19 June, 2021

Peter Gordon

The Man Asian Literary Prize chief was here to woo entries for Asia's biggest literary award

Peter Gordon
Were there many Indian writers competing for the inaugural prize last year?

More than 100 of the 243 submissions in 2007 were from India, both in English and in languages like Tamil, Hindi and Malayalam.

Is that why you put an Indian judge, Pankaj Mishra, on the panel this year?

He’s on the panel because he’s Pankaj Mishra.

Are you hoping to receive more submissions than last year?

The response has been good, but it could swing either way. Many who had a novel tucked away in a drawer may have now cleared it out.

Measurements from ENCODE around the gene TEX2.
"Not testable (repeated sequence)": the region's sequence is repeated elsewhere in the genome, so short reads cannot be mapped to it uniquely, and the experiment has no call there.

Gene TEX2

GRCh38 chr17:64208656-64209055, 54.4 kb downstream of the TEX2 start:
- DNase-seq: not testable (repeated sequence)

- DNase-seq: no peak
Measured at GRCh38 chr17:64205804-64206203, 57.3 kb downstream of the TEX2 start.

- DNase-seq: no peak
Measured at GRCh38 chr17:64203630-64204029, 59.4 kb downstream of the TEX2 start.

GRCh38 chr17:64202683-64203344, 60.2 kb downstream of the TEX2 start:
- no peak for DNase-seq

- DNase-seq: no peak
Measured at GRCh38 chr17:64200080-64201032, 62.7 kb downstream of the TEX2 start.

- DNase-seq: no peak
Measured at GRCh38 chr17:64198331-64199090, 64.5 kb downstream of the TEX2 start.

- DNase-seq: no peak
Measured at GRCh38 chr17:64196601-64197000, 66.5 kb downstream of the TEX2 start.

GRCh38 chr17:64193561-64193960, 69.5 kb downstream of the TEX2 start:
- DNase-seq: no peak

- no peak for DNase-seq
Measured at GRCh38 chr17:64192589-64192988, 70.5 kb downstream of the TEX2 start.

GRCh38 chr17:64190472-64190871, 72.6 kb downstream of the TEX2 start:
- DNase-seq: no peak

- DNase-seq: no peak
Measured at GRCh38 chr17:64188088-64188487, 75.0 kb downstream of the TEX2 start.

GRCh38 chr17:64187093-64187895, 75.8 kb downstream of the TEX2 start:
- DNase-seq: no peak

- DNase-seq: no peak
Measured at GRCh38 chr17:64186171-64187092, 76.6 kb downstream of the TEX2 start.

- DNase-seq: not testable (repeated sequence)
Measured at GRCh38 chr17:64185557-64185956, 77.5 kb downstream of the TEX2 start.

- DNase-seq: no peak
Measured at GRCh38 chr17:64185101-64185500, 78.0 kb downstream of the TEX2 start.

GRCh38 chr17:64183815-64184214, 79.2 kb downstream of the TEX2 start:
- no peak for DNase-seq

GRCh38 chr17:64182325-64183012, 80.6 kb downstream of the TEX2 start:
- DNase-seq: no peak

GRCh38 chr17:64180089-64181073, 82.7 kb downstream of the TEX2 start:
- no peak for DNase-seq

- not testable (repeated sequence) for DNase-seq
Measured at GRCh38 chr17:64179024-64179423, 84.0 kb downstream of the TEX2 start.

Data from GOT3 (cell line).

Why did you choose a prize for unpublished books instead of published ones?

In the West, you can assume that what gets published is a reasonable proxy of what gets written. But this is not true in Asia, where not much is being published in English.

Isn’t that like wading through Asia’s biggest slush pile?

That’s why we have a panel of eight professors to go through each manuscript—anywhere between 40,000-300,000 words, and come up with a longlist of 24 books for the judges...

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